So it was for Dee Dee with almost every great song she recorded. Her first single ‘You’re No Good’ went on to become a big hit for two other people – Betty Everett and Linda Ronstadt. Again Dee Dee was the first person to record ‘I’m Gonna Make You Love Me’ but then the Supremes and the Temptations came along and recorded their version, obliterating hers out of history. She also recorded a version of ‘Alfie’ before her sister made it a hit, albeit it had also been recorded by many others before too.
That was the problem for her and other artists – without ownership of the material everyone was fighting over the same songs. Still this tussle over Alfie left her bitter at her sister and she was already frustrated with journalists who only wanted to discuss Dionne. Dee Dee slipped out of public view and despite attempts at comebacks did not find further success. She suffered from ill health and addiction most of her life before dying age 63 in 2008, with her sister at her side.
Erma Franklin had found her own Svengali in Bert Berns and had some modest chart success with the stunning song ‘Piece of My Heart’, as well as being nominated for a Grammy. However he died in 1967 and the song went on to be covered by Janis Joplin’s band. When Erma first heard Big Brother and the Holding Company’s version she didn’t even recognize the song, such was the difference in styles. Yet this song became a much bigger hit and even recently Rolling Stone magazine put Joplin’s version in the top 500 songs of all time. For me there is simply no contest as to which is the better version – Joplin’s attempt is almost unlistenable in comparison to Erma’s.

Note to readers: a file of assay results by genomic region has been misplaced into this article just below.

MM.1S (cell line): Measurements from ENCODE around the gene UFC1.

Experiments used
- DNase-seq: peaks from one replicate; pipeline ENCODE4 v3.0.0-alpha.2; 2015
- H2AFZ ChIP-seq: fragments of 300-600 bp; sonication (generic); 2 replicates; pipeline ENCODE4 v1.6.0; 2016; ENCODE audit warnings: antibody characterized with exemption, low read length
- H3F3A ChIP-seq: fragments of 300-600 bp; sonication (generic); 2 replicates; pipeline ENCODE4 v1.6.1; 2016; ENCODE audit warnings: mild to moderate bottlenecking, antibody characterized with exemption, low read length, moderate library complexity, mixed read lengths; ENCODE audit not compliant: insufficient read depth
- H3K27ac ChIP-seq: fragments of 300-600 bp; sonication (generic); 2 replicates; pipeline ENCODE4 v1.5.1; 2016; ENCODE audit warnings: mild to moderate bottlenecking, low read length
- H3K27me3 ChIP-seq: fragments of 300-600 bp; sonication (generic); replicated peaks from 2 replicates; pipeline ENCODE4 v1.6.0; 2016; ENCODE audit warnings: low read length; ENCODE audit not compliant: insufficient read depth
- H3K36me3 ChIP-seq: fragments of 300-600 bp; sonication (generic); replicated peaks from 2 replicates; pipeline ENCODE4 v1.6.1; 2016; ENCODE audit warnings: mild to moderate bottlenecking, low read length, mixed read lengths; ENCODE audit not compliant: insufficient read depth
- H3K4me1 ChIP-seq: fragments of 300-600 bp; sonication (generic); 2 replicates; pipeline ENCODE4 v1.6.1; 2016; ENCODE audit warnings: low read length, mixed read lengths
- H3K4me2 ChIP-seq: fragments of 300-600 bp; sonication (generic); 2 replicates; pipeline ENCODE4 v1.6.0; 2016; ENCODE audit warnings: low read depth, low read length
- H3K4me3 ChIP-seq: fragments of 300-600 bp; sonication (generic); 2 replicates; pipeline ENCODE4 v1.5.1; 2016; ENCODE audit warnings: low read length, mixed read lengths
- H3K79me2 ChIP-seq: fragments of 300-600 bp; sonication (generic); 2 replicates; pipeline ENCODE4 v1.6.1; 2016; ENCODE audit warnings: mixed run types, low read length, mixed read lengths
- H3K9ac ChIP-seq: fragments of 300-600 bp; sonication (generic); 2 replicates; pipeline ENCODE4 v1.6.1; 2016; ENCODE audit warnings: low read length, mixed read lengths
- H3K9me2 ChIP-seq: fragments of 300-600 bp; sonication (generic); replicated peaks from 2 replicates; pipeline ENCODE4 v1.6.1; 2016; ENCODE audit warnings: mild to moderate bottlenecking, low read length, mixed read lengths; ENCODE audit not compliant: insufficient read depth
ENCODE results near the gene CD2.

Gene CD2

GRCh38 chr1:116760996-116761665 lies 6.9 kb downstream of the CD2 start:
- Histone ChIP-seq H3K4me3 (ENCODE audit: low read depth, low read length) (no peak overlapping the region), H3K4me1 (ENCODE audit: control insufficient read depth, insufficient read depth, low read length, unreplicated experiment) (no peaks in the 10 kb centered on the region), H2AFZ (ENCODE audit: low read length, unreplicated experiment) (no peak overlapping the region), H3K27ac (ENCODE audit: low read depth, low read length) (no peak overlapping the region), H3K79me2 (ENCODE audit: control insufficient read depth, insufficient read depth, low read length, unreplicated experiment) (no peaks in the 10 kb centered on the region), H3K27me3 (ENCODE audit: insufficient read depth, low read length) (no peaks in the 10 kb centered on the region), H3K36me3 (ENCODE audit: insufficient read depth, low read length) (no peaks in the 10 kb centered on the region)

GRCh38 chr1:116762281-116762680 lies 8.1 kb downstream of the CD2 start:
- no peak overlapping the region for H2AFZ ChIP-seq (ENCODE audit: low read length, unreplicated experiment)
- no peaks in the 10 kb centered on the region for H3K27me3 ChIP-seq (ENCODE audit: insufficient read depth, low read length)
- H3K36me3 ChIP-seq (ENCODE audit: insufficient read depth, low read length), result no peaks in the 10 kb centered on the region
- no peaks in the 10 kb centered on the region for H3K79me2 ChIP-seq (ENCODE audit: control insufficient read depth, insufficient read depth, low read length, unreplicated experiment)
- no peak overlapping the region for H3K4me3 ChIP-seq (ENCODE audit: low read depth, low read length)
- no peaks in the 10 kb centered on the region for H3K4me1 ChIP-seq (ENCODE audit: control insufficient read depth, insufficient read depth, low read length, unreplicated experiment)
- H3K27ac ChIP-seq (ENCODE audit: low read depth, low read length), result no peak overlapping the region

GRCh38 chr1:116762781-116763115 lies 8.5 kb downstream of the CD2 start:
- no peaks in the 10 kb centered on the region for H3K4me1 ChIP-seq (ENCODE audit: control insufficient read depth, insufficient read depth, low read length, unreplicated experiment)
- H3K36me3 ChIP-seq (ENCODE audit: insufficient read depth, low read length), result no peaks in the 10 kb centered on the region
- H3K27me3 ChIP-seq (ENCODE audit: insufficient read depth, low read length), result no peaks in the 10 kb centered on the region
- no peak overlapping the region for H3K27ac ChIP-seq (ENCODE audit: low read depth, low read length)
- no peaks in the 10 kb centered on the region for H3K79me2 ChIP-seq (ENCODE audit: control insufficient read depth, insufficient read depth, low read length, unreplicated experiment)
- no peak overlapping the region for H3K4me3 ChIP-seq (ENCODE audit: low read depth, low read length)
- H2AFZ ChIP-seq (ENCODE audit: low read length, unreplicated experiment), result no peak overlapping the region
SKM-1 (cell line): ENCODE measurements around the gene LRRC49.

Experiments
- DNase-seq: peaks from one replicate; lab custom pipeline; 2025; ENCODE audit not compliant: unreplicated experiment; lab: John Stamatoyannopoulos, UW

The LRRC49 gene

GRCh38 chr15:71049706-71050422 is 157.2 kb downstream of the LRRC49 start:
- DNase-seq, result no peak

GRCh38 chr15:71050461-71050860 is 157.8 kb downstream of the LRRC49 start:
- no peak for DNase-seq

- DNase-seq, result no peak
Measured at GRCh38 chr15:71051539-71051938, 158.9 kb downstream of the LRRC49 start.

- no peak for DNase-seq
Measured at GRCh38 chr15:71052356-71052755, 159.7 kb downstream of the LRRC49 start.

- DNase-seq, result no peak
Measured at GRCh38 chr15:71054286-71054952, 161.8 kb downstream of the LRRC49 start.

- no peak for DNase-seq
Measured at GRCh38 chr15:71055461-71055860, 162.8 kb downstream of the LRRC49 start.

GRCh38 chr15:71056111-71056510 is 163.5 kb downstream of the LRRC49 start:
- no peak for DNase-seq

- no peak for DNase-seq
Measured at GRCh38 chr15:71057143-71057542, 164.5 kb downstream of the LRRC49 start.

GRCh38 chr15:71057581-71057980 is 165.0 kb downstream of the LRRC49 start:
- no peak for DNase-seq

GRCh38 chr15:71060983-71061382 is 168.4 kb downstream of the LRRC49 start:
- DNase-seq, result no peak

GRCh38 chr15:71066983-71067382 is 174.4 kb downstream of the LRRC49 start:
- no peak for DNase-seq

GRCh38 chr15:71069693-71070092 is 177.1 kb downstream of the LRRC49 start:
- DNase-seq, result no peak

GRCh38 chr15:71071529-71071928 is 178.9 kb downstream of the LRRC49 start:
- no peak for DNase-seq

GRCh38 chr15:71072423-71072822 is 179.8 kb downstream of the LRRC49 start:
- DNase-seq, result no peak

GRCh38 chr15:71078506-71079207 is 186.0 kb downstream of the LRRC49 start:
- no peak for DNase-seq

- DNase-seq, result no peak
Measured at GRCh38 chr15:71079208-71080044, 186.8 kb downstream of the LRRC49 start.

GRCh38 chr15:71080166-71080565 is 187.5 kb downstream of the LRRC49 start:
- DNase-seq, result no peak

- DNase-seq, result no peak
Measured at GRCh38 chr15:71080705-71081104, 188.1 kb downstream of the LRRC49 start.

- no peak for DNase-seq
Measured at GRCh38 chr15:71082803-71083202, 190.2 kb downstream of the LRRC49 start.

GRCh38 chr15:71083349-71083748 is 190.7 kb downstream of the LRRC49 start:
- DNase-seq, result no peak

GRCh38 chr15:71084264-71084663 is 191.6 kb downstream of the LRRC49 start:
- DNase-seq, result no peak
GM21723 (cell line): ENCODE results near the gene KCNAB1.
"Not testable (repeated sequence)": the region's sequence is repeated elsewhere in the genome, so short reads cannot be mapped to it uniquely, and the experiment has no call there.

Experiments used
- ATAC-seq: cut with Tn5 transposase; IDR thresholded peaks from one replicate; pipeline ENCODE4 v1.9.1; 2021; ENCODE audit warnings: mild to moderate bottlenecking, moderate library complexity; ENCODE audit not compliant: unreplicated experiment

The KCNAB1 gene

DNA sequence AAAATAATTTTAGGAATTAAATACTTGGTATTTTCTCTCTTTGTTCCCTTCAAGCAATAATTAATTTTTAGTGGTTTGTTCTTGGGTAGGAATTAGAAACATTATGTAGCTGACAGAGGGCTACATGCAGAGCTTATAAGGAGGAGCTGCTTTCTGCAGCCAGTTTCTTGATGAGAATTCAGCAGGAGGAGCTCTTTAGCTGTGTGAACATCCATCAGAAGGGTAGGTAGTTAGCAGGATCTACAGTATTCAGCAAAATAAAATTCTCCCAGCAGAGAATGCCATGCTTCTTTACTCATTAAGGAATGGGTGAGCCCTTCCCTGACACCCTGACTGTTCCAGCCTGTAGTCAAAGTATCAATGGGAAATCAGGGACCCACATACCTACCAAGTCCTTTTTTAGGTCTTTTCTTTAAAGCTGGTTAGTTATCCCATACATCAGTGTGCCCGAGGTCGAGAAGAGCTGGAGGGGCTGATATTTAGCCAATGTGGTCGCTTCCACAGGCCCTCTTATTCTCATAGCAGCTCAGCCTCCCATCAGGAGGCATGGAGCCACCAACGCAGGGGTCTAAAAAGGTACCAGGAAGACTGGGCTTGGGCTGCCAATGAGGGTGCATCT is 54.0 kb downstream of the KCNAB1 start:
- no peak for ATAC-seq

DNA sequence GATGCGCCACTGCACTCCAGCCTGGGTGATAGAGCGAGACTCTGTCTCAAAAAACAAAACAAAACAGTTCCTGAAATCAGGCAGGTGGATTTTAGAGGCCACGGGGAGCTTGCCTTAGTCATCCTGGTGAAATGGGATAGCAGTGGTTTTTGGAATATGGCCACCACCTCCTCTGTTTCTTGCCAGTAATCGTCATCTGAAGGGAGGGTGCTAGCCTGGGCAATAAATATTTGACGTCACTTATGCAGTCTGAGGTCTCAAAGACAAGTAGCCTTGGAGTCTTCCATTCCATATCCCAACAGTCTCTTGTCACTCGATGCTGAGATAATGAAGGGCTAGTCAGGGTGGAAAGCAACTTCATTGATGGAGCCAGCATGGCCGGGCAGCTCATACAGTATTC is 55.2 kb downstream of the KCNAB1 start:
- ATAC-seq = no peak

This travesty of having her hit song essentially stolen from her and the death of Berns combined to permanently damage Erma’s career. She did record and perform sporadically again but found herself much happier working outside music – eventually raising money for a charity for disadvantaged children. She was more content with her life than Dee Dee, as she felt no bitterness about how her career ended up. Thankfully there was some vindication for Erma in the nineties when Levi’s used ‘Piece of My Heart’ in an advert and it was rereleased in the UK, reaching the top ten where it deserved to be from the start. Sadly Erma’s story also concludes with her premature death, from cancer aged 64.
In the end you could argue that Dee Dee and Erma actually benefitted in many ways from having talented and successful sisters – neither of them may have got recording contracts if it weren’t for their sisters.
Yet spend some time listening to these sisters of soul and you will know that their talents are strong enough to be celebrated on their own terms.
Erma Franklin Media